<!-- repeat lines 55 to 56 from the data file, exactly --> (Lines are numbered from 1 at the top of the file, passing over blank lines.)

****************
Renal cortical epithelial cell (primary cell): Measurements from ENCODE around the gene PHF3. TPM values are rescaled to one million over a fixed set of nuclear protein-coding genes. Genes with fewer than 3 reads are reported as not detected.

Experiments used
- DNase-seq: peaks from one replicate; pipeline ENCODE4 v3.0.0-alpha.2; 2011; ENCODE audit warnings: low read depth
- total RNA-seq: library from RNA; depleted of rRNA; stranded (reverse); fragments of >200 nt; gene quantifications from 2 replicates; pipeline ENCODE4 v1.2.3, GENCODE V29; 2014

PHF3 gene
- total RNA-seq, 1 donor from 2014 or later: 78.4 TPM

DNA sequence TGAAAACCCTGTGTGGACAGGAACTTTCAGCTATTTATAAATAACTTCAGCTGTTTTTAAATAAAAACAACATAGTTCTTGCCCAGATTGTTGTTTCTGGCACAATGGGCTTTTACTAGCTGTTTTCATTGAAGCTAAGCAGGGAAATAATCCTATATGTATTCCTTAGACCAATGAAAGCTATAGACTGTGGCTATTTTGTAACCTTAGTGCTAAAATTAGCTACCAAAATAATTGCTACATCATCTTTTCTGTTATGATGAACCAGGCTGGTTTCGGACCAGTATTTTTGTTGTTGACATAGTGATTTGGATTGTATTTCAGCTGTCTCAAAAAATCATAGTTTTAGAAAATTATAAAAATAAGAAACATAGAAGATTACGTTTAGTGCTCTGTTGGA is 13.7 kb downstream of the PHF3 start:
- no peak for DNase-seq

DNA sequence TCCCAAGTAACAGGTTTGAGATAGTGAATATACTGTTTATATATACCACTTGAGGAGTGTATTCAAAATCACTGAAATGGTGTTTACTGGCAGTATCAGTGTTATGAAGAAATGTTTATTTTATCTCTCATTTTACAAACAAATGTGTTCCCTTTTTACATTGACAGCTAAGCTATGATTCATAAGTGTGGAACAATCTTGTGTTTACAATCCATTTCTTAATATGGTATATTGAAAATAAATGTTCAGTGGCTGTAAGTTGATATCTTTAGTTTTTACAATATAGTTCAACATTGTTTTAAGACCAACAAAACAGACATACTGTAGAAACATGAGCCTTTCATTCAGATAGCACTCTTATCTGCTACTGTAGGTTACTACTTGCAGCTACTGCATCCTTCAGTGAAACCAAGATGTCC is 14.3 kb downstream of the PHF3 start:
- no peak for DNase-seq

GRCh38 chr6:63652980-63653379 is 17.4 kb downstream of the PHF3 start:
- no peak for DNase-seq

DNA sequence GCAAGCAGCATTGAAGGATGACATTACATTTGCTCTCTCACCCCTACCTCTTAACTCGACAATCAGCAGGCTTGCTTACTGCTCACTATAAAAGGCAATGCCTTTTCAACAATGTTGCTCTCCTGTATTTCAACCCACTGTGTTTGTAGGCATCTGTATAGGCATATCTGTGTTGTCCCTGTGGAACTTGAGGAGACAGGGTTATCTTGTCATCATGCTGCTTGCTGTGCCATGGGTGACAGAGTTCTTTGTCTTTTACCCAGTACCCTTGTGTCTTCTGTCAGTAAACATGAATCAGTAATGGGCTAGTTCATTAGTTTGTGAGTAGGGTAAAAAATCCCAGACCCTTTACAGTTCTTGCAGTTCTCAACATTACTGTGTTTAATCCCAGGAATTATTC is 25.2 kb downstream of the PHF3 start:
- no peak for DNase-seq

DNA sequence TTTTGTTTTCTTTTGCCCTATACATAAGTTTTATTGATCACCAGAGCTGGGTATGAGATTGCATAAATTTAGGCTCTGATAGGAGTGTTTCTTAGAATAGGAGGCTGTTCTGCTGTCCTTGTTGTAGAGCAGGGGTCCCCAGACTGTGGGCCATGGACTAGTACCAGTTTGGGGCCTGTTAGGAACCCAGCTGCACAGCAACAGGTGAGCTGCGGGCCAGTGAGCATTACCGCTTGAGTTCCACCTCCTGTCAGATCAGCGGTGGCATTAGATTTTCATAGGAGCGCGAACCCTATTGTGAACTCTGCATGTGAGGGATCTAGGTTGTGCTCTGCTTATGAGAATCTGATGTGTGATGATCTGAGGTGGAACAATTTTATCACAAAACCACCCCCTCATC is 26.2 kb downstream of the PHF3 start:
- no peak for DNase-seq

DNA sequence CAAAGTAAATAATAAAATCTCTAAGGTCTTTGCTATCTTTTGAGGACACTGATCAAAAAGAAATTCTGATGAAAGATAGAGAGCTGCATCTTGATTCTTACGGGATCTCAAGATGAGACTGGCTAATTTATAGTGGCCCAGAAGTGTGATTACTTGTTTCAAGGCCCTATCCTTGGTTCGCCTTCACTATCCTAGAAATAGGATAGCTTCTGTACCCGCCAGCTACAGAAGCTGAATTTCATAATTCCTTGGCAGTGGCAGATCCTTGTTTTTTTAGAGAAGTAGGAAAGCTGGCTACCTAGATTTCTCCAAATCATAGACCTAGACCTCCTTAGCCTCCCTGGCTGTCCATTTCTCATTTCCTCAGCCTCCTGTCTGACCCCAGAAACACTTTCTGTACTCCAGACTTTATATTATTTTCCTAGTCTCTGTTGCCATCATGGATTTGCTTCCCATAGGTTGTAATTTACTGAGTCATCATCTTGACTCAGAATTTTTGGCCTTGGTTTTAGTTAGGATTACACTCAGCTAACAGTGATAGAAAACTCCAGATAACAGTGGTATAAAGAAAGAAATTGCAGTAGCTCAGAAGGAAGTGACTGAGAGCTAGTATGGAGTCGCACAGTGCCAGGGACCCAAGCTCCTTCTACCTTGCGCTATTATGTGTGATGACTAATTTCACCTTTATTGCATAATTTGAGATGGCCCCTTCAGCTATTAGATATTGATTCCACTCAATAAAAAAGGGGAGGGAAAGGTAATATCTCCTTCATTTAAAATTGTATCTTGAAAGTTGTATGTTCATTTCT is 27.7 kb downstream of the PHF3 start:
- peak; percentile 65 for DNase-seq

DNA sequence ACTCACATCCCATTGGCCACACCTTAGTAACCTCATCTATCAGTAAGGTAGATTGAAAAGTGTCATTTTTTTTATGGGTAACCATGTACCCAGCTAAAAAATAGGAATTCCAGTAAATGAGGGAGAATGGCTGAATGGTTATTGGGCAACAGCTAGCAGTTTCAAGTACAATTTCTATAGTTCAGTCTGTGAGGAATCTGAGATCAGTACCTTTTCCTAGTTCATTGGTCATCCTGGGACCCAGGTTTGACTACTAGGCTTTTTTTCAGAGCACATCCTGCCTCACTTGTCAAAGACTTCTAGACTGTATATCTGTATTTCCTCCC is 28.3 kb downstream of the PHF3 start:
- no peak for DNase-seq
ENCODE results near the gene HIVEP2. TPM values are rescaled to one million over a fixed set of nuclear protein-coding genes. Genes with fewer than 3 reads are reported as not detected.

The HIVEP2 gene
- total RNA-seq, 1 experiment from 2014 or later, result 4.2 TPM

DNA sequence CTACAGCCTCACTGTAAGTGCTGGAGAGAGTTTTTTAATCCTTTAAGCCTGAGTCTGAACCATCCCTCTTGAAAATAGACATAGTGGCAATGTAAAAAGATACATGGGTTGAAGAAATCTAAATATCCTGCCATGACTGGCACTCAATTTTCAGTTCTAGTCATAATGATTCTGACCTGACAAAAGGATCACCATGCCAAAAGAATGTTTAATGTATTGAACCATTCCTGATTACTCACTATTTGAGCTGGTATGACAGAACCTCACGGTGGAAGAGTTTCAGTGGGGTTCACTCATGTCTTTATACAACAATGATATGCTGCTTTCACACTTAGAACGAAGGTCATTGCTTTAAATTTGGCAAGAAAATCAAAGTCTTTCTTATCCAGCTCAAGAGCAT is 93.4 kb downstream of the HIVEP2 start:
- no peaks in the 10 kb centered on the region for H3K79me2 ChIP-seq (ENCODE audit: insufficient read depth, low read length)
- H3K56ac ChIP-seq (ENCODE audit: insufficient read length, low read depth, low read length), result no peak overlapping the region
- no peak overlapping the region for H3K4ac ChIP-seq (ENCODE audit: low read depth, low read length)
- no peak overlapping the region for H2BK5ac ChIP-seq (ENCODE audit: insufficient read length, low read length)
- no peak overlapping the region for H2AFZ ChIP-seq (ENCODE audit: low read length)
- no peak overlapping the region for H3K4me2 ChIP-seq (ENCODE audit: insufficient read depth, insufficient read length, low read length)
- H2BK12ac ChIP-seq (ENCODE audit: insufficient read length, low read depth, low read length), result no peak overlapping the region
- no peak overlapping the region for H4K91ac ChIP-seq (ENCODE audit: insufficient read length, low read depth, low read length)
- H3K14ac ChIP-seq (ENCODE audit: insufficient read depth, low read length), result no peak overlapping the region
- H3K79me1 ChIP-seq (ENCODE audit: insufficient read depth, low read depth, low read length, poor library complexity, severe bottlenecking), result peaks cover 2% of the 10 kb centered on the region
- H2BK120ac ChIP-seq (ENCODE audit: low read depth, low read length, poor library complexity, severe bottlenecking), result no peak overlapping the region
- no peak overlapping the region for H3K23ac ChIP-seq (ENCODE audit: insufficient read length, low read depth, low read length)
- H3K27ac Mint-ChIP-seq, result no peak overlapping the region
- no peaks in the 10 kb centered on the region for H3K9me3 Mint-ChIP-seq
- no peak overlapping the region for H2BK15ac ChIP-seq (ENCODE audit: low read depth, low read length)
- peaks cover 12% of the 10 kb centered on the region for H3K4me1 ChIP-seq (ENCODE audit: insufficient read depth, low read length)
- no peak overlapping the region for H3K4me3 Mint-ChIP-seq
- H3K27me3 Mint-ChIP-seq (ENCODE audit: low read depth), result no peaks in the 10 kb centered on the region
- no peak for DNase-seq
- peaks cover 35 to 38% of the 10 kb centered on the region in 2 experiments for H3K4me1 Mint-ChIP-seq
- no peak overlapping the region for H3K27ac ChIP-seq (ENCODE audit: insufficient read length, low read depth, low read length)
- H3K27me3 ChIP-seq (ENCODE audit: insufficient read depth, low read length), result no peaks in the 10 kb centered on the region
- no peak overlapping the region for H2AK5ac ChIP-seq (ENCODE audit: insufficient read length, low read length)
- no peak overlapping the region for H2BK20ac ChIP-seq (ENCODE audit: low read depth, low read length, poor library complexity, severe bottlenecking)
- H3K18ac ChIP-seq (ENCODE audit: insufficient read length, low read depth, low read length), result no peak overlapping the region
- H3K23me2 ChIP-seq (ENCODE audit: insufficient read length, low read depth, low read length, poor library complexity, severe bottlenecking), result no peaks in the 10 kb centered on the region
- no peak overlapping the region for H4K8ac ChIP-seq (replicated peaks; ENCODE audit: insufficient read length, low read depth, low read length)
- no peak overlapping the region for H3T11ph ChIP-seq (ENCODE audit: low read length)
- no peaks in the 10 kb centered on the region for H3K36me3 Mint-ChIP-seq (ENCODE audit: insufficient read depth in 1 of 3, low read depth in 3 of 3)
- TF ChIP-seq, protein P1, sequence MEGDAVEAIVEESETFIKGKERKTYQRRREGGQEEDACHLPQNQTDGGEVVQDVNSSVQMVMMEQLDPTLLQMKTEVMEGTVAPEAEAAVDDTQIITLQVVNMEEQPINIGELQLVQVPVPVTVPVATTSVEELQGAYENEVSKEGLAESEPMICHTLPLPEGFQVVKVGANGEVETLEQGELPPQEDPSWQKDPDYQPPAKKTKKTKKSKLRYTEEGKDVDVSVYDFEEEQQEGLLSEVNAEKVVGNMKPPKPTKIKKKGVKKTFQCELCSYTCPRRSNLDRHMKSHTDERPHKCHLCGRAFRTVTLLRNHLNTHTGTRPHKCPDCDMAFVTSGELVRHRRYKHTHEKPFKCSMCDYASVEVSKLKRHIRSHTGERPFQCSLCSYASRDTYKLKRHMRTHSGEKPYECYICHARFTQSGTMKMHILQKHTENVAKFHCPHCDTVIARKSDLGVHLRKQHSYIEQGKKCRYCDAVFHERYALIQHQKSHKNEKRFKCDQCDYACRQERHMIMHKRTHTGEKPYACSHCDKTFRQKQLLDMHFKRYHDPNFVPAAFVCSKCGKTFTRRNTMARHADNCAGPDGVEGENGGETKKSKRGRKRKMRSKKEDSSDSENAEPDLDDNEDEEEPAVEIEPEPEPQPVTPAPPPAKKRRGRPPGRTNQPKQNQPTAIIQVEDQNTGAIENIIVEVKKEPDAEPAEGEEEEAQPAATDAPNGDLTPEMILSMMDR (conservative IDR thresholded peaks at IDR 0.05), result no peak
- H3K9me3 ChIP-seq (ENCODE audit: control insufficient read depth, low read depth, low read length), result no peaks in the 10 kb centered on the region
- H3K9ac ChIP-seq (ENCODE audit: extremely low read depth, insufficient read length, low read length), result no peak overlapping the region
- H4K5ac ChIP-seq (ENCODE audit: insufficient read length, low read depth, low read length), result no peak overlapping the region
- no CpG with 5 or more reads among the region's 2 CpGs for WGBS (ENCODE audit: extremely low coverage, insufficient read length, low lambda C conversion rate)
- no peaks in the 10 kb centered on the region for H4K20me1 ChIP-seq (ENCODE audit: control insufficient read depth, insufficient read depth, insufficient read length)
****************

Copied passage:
- H3K9me3 ChIP-seq (ENCODE audit: control insufficient read depth, low read depth, low read length), result no peaks in the 10 kb centered on the region
- H3K9ac ChIP-seq (ENCODE audit: extremely low read depth, insufficient read length, low read length), result no peak overlapping the region